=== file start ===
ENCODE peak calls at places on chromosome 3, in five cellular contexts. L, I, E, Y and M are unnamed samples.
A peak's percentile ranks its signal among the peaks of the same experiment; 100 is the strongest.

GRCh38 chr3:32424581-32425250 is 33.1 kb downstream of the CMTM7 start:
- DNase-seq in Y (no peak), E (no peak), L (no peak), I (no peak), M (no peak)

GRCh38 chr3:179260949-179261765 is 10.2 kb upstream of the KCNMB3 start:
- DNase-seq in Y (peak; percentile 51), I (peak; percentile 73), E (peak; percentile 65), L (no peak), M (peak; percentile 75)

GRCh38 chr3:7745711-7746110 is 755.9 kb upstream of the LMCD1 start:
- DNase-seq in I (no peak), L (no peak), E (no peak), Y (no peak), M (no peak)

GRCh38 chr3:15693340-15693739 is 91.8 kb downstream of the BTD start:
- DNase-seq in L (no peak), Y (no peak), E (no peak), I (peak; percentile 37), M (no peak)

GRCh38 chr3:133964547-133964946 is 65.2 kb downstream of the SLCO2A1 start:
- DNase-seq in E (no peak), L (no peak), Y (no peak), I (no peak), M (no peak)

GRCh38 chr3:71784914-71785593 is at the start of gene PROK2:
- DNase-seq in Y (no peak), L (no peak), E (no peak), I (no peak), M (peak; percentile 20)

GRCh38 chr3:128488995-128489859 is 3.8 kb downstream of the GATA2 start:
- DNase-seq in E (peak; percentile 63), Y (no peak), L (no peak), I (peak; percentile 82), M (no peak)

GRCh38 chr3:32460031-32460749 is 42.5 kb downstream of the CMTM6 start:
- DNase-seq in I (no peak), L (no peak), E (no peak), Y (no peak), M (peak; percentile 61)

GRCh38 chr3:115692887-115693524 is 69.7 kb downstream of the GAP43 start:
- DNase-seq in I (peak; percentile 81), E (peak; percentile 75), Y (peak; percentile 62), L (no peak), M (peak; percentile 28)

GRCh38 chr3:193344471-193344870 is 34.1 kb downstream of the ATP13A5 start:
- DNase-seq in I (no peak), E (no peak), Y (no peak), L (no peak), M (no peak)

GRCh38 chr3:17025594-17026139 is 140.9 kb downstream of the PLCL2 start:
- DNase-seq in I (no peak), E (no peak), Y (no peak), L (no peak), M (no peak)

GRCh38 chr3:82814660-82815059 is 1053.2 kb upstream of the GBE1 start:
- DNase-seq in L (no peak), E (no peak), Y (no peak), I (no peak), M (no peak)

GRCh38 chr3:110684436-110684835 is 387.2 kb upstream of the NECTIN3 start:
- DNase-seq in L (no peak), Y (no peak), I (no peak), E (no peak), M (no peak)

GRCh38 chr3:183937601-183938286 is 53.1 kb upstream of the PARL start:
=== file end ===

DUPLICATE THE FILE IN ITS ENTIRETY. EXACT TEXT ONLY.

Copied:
ENCODE peak calls at places on chromosome 3, in five cellular contexts. L, I, E, Y and M are unnamed samples.
A peak's percentile ranks its signal among the peaks of the same experiment; 100 is the strongest.

GRCh38 chr3:32424581-32425250 is 33.1 kb downstream of the CMTM7 start:
- DNase-seq in Y (no peak), E (no peak), L (no peak), I (no peak), M (no peak)

GRCh38 chr3:179260949-179261765 is 10.2 kb upstream of the KCNMB3 start:
- DNase-seq in Y (peak; percentile 51), I (peak; percentile 73), E (peak; percentile 65), L (no peak), M (peak; percentile 75)

GRCh38 chr3:7745711-7746110 is 755.9 kb upstream of the LMCD1 start:
- DNase-seq in I (no peak), L (no peak), E (no peak), Y (no peak), M (no peak)

GRCh38 chr3:15693340-15693739 is 91.8 kb downstream of the BTD start:
- DNase-seq in L (no peak), Y (no peak), E (no peak), I (peak; percentile 37), M (no peak)

GRCh38 chr3:133964547-133964946 is 65.2 kb downstream of the SLCO2A1 start:
- DNase-seq in E (no peak), L (no peak), Y (no peak), I (no peak), M (no peak)

GRCh38 chr3:71784914-71785593 is at the start of gene PROK2:
- DNase-seq in Y (no peak), L (no peak), E (no peak), I (no peak), M (peak; percentile 20)

GRCh38 chr3:128488995-128489859 is 3.8 kb downstream of the GATA2 start:
- DNase-seq in E (peak; percentile 63), Y (no peak), L (no peak), I (peak; percentile 82), M (no peak)

GRCh38 chr3:32460031-32460749 is 42.5 kb downstream of the CMTM6 start:
- DNase-seq in I (no peak), L (no peak), E (no peak), Y (no peak), M (peak; percentile 61)

GRCh38 chr3:115692887-115693524 is 69.7 kb downstream of the GAP43 start:
- DNase-seq in I (peak; percentile 81), E (peak; percentile 75), Y (peak; percentile 62), L (no peak), M (peak; percentile 28)

GRCh38 chr3:193344471-193344870 is 34.1 kb downstream of the ATP13A5 start:
- DNase-seq in I (no peak), E (no peak), Y (no peak), L (no peak), M (no peak)

GRCh38 chr3:17025594-17026139 is 140.9 kb downstream of the PLCL2 start:
- DNase-seq in I (no peak), E (no peak), Y (no peak), L (no peak), M (no peak)

GRCh38 chr3:82814660-82815059 is 1053.2 kb upstream of the GBE1 start:
- DNase-seq in L (no peak), E (no peak), Y (no peak), I (no peak), M (no peak)

GRCh38 chr3:110684436-110684835 is 387.2 kb upstream of the NECTIN3 start:
- DNase-seq in L (no peak), Y (no peak), I (no peak), E (no peak), M (no peak)

GRCh38 chr3:183937601-183938286 is 53.1 kb upstream of the PARL start: